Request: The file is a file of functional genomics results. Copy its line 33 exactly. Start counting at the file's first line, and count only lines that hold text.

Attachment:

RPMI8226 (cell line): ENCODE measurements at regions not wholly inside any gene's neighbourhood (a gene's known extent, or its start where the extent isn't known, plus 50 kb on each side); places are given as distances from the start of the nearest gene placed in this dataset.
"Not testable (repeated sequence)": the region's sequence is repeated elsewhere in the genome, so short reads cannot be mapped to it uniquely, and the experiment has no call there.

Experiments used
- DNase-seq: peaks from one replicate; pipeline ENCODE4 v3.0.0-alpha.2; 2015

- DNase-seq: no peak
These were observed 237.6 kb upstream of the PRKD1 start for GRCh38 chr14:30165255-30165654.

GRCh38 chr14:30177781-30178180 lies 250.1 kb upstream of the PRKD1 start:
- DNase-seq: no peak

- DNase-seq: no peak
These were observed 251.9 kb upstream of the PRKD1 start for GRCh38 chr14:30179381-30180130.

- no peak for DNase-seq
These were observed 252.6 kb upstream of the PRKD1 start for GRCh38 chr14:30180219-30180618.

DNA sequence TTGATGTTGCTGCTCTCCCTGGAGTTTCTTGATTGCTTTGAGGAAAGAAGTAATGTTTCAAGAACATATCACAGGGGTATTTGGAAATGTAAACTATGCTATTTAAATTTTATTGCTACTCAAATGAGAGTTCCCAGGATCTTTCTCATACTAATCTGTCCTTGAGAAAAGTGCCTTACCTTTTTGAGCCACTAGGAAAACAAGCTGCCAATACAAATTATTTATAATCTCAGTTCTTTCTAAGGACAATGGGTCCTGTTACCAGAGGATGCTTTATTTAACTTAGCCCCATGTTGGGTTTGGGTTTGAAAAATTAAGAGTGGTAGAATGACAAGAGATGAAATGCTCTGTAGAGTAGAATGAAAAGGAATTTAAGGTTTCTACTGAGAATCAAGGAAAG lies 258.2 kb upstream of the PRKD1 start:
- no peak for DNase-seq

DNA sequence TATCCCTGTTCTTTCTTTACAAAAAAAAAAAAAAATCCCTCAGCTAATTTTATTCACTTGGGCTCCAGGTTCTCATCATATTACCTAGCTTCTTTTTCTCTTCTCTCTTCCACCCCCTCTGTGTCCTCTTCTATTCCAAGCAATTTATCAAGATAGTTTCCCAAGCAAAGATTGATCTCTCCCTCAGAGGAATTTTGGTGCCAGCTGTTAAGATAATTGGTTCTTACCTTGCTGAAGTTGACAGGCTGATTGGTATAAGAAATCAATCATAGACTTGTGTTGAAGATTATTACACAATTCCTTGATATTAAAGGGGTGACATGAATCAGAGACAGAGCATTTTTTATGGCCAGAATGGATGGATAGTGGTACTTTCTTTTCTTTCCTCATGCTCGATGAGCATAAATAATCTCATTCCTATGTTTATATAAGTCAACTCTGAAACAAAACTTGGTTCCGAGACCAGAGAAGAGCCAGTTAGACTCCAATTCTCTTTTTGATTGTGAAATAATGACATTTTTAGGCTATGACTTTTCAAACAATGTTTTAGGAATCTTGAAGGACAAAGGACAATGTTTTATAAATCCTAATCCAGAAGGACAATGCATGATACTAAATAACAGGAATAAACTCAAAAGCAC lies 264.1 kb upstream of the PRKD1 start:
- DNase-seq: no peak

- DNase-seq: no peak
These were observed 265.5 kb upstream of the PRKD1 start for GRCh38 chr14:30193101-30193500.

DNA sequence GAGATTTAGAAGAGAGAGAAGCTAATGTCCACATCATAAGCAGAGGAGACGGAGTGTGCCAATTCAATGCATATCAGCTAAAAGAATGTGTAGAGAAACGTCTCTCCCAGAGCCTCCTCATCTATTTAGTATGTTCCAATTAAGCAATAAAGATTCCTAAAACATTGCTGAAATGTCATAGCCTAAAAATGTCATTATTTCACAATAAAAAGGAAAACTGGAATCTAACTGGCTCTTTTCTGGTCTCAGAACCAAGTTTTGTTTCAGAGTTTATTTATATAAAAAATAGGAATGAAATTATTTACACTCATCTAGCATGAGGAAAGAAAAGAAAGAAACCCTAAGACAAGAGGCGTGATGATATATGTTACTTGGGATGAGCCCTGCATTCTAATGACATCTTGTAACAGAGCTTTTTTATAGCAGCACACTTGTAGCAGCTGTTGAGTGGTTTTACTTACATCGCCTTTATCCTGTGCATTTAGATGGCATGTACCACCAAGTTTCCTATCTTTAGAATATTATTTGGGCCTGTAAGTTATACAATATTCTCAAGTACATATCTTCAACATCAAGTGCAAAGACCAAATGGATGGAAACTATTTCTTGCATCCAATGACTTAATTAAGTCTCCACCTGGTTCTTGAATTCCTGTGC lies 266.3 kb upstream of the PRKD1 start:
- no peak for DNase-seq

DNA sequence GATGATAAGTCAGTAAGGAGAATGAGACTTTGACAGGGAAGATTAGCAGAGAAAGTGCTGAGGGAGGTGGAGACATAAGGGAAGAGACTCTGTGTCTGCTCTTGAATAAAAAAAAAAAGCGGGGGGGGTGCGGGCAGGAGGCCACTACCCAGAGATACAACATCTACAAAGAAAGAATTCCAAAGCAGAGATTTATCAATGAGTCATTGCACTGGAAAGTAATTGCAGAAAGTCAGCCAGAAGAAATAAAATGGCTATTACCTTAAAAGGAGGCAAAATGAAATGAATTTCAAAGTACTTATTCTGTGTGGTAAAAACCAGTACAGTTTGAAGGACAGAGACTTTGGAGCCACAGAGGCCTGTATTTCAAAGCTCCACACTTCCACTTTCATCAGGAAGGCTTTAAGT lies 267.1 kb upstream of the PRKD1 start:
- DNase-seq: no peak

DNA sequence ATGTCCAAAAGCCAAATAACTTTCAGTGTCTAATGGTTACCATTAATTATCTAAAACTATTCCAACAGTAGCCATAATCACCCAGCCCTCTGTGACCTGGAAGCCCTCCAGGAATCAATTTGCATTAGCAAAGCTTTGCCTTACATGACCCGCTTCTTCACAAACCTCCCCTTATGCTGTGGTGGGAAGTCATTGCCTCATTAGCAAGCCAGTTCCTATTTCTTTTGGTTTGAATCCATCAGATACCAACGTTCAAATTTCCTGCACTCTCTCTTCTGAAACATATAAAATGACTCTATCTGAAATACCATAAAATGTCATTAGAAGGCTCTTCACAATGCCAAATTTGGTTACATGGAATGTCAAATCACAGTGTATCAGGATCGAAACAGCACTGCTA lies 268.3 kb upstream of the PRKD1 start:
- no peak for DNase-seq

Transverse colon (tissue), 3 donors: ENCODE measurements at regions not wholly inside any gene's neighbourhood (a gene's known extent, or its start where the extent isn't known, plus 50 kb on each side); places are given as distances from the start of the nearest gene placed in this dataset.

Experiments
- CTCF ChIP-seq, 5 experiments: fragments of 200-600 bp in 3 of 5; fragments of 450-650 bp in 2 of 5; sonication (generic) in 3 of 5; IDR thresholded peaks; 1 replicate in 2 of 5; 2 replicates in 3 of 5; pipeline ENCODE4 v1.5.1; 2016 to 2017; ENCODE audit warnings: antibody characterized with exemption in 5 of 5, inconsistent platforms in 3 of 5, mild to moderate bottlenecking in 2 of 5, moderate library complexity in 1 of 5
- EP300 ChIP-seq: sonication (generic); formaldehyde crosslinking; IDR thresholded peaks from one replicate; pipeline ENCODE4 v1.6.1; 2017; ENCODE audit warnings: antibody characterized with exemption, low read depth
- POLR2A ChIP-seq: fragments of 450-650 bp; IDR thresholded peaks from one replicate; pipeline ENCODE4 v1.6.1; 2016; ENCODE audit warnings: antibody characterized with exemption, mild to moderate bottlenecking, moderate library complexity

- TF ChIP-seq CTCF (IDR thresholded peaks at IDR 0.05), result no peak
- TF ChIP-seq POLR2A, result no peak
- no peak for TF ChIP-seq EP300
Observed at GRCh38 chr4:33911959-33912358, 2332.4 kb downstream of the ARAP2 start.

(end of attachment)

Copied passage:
Observed at GRCh38 chr4:33911959-33912358, 2332.4 kb downstream of the ARAP2 start.